Paspalum dilatatum is a species of grass known by the common name dallisgrass, Dallas grass, or sticky heads. It is native to Brazil and Argentina, but it is known throughout the world as an introduced species and at times a common weed. Its rapid growth and spreading rhizomes make it an invasive pest in some areas. It is present in the southern half of North America, southern Europe, much of Africa, Australia, New Zealand, and many tropical and subtropical areas.
Paspalum dilatatum is a food source for several avian species, including the long-tailed widowbird.
This is a perennial bunch grass forming dense, stiff clumps in the soil and spreading outward. It grows decumbent in a mat or erect to well over 1 m (3 ft) tall. The leaves are mostly hairless, growing up to 35 cm (14 in) long and 2.5 cm (1 in) wide. The inflorescence is divided into a few branches lined neatly with beadlike pairs of green to purple spikelets.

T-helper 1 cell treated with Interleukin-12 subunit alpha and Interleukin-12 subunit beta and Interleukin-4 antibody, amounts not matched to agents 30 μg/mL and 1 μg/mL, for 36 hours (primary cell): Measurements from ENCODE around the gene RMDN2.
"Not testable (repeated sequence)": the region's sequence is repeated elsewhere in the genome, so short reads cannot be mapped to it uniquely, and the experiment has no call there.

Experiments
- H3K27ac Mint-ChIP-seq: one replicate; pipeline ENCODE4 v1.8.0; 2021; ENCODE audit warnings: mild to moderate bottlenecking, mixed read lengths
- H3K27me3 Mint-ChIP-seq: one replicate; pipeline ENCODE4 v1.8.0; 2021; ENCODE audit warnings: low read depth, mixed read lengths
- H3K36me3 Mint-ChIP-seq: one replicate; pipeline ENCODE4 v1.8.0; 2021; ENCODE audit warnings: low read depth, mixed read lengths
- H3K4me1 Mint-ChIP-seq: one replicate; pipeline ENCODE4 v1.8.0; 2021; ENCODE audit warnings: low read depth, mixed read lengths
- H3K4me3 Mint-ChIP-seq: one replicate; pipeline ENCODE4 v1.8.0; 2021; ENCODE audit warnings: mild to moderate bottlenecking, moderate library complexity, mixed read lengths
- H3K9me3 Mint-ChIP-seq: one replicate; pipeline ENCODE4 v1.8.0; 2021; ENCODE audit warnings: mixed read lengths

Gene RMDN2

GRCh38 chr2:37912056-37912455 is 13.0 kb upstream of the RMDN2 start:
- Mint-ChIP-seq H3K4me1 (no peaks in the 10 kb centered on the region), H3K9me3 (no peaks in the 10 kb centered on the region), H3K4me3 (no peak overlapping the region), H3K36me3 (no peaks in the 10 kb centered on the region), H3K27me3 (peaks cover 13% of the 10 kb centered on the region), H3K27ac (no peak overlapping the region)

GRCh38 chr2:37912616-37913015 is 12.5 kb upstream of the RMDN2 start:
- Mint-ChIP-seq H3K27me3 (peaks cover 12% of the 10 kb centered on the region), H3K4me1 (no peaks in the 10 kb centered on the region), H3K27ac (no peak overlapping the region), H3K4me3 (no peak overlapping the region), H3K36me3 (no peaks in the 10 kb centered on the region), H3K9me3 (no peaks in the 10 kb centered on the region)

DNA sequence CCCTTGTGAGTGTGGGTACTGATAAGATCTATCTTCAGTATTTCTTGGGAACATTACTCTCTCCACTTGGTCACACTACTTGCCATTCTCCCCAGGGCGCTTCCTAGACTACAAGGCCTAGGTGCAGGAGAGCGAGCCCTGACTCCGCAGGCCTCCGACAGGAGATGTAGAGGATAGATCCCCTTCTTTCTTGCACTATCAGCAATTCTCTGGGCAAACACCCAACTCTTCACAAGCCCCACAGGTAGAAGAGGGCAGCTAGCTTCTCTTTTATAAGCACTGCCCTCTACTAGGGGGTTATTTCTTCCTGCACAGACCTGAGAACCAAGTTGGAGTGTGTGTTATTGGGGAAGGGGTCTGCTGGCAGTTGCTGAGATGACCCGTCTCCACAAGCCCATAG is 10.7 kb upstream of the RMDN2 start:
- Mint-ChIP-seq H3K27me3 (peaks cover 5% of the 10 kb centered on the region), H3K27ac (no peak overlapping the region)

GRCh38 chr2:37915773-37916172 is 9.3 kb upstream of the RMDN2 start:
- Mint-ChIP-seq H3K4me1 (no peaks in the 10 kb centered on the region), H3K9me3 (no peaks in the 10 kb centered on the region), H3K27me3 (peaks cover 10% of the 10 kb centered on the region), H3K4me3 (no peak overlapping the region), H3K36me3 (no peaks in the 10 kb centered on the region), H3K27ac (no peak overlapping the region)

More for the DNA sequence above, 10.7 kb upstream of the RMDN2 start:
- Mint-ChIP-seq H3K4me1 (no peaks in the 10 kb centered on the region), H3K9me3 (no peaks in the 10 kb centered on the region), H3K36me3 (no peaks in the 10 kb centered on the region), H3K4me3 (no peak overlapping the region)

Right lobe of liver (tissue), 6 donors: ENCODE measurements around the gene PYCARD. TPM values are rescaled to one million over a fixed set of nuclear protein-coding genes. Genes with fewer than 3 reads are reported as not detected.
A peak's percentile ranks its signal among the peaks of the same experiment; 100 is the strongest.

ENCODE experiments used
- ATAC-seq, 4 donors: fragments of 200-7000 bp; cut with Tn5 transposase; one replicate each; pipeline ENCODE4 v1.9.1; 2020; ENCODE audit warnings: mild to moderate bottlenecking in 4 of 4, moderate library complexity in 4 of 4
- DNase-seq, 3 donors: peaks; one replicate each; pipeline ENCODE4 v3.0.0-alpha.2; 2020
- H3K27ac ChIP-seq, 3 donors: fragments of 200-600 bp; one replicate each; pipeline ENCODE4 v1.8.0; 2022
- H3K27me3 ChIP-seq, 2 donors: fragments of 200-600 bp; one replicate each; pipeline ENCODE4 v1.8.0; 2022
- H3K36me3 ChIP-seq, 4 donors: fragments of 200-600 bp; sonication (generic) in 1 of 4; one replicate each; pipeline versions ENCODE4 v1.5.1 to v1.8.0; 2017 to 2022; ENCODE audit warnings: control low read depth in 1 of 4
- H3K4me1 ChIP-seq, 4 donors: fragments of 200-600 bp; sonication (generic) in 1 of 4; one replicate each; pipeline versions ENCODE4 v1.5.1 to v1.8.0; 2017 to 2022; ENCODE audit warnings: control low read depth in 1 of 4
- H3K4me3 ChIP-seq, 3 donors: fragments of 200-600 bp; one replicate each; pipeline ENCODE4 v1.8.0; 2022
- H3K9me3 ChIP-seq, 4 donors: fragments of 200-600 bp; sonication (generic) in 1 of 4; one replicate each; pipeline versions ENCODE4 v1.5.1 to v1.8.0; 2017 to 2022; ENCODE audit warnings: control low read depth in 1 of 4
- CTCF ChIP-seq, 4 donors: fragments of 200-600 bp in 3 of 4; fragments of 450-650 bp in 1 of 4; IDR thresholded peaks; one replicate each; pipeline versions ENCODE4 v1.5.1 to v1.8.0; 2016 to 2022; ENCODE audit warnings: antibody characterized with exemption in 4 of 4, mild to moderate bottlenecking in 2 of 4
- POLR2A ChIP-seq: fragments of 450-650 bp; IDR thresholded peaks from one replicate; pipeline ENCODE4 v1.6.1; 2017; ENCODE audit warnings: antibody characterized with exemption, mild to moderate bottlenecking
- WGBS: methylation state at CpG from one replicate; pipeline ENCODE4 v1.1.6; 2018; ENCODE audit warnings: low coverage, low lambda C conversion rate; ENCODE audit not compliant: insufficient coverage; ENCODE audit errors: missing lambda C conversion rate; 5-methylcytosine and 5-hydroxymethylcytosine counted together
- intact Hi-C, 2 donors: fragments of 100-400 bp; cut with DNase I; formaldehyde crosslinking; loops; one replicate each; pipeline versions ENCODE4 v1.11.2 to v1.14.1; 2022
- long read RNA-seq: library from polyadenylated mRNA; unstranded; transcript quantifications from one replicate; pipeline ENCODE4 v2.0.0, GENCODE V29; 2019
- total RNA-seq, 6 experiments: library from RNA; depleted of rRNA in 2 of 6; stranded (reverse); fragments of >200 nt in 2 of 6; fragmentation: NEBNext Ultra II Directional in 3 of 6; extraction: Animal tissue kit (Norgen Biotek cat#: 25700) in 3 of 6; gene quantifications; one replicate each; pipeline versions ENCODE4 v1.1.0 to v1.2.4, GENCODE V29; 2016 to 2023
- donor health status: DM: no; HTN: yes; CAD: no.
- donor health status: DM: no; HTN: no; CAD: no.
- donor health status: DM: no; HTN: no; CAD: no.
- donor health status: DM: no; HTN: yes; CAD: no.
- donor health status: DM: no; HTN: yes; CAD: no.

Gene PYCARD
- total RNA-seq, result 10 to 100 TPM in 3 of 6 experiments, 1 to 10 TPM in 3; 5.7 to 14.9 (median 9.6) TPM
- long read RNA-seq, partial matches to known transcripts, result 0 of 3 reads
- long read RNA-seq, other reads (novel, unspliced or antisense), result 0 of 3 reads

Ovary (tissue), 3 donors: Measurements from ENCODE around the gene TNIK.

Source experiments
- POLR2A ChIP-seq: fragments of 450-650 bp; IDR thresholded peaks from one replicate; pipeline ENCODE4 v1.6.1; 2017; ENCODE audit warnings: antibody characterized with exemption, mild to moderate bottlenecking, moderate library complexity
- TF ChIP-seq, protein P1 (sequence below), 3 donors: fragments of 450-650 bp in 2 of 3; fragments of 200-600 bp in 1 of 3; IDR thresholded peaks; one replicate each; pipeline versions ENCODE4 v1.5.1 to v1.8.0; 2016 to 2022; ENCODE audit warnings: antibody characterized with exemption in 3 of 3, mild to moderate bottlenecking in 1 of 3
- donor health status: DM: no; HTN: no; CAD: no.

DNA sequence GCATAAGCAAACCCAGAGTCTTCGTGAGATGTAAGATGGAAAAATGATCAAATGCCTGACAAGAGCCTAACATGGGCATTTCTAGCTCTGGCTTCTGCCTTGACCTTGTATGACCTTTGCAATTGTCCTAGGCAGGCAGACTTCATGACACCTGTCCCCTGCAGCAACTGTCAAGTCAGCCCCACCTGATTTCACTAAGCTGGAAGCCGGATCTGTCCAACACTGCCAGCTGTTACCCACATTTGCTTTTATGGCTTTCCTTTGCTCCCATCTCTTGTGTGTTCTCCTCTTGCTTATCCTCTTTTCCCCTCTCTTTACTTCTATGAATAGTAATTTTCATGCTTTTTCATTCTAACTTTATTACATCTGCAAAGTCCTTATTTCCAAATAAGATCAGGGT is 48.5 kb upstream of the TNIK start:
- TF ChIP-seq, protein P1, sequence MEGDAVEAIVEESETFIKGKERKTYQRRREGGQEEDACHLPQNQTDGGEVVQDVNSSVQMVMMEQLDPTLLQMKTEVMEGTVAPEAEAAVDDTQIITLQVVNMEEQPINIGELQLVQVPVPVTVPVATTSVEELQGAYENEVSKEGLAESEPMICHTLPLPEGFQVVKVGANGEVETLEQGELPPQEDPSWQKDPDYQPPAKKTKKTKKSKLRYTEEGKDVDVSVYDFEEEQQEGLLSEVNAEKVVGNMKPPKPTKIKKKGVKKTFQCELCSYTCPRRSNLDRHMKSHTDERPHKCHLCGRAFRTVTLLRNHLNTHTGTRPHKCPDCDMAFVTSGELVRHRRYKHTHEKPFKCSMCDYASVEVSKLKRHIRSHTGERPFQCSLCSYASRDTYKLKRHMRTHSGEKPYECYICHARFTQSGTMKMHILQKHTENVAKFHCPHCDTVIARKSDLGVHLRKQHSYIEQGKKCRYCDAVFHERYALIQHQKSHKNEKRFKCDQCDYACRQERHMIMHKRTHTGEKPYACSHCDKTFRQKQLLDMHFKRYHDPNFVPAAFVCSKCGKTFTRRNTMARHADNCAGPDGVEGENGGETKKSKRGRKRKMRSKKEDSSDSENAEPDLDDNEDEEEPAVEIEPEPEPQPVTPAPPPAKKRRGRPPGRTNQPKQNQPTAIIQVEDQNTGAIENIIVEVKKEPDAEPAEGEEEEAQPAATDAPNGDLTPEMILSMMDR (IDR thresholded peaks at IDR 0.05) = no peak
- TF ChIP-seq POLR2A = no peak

- USDA, NRCS (n.d.). "Paspalum dilatatum". The PLANTS Database (plants.usda.gov). Greensboro, North Carolina: National Plant Data Team. Retrieved 31 January 2016.
- UC Davis Dallisgrass Pest Notes
- Hitchcock, Albert S. (1971). Manual of the grasses of the United States, Volume 2. Dover Publications. p. 615.